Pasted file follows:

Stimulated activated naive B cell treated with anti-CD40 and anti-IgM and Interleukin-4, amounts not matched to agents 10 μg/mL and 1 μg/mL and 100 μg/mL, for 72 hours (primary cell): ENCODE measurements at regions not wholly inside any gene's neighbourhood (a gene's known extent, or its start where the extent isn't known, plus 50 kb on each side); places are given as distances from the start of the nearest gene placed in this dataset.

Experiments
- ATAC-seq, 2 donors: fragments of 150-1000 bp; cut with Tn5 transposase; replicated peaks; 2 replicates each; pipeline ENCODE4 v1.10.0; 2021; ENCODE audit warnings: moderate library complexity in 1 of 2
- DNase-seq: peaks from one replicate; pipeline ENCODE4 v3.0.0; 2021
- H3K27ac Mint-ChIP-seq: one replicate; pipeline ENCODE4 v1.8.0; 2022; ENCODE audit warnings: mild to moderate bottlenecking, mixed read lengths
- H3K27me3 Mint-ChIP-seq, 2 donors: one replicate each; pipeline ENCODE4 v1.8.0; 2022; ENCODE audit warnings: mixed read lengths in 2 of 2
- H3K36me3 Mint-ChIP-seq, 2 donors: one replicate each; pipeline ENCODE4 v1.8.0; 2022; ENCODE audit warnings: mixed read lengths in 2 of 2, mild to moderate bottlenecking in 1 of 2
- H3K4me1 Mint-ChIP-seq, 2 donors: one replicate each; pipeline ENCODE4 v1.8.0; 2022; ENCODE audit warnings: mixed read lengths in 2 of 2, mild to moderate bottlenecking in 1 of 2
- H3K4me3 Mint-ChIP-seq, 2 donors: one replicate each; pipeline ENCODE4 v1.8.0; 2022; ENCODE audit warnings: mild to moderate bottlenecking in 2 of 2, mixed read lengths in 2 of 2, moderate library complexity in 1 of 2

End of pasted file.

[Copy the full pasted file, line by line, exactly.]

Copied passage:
Stimulated activated naive B cell treated with anti-CD40 and anti-IgM and Interleukin-4, amounts not matched to agents 10 μg/mL and 1 μg/mL and 100 μg/mL, for 72 hours (primary cell): ENCODE measurements at regions not wholly inside any gene's neighbourhood (a gene's known extent, or its start where the extent isn't known, plus 50 kb on each side); places are given as distances from the start of the nearest gene placed in this dataset.

Experiments
- ATAC-seq, 2 donors: fragments of 150-1000 bp; cut with Tn5 transposase; replicated peaks; 2 replicates each; pipeline ENCODE4 v1.10.0; 2021; ENCODE audit warnings: moderate library complexity in 1 of 2
- DNase-seq: peaks from one replicate; pipeline ENCODE4 v3.0.0; 2021
- H3K27ac Mint-ChIP-seq: one replicate; pipeline ENCODE4 v1.8.0; 2022; ENCODE audit warnings: mild to moderate bottlenecking, mixed read lengths
- H3K27me3 Mint-ChIP-seq, 2 donors: one replicate each; pipeline ENCODE4 v1.8.0; 2022; ENCODE audit warnings: mixed read lengths in 2 of 2
- H3K36me3 Mint-ChIP-seq, 2 donors: one replicate each; pipeline ENCODE4 v1.8.0; 2022; ENCODE audit warnings: mixed read lengths in 2 of 2, mild to moderate bottlenecking in 1 of 2
- H3K4me1 Mint-ChIP-seq, 2 donors: one replicate each; pipeline ENCODE4 v1.8.0; 2022; ENCODE audit warnings: mixed read lengths in 2 of 2, mild to moderate bottlenecking in 1 of 2
- H3K4me3 Mint-ChIP-seq, 2 donors: one replicate each; pipeline ENCODE4 v1.8.0; 2022; ENCODE audit warnings: mild to moderate bottlenecking in 2 of 2, mixed read lengths in 2 of 2, moderate library complexity in 1 of 2